Soil is a major store of carbon so turn that waste matter into compost
So far, soil carbon is largely being ignored by climate policy makers and analysts. With regard to CO2 sequestration in soils, organic agriculture can achieve approx. 560 kg/ha.year, or 0.056kg/m2/year with a potential of even 670kg/ha/year.
Organic matter types that have undergone some microbial digestion, like compost, are good at producing high, long term soil carbon accumulation. Soil carbon increases roughly by 50% when well cured organic compost is applied.
A compost bin of 240 litres, filled up several times a year, can render approx. 40 kg of compost. With this you can cover approx. 40m2 of garden beds.The vermicast from a 70 litre worm farm can cover approx. the same area.
Soil is a major store of carbon, containing three times as much carbon as the atmosphere, and five times as much as forests. About 60% of this is in the form of organic matter in the soil. The large size of this store means that soil carbon changes (like by applying compost or vermicast) can have significant effects on the level of atmospheric CO2. Each 1% increase in average soil organic carbon levels could in principle reduce atmospheric CO2 by up to 2%.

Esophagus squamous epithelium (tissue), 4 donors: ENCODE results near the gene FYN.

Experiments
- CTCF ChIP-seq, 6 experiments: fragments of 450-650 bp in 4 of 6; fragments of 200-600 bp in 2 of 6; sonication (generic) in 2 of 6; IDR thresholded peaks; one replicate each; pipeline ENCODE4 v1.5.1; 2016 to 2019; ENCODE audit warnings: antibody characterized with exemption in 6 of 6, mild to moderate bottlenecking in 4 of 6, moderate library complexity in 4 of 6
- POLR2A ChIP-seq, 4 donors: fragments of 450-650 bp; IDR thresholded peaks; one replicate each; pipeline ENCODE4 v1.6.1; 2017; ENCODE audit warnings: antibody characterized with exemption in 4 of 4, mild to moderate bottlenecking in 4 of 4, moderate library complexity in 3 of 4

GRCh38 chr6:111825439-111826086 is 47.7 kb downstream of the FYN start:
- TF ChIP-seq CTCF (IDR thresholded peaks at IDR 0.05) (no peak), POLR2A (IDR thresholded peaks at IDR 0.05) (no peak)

So every little compost bin and worm farm counts!
If we do not compost, and put food scraps into the general waste, which goes to landfills, this creates methane, which is 25 times as bad as carbon dioxide.
Information sourced from the UK Soil Association: www.soilassociation.org
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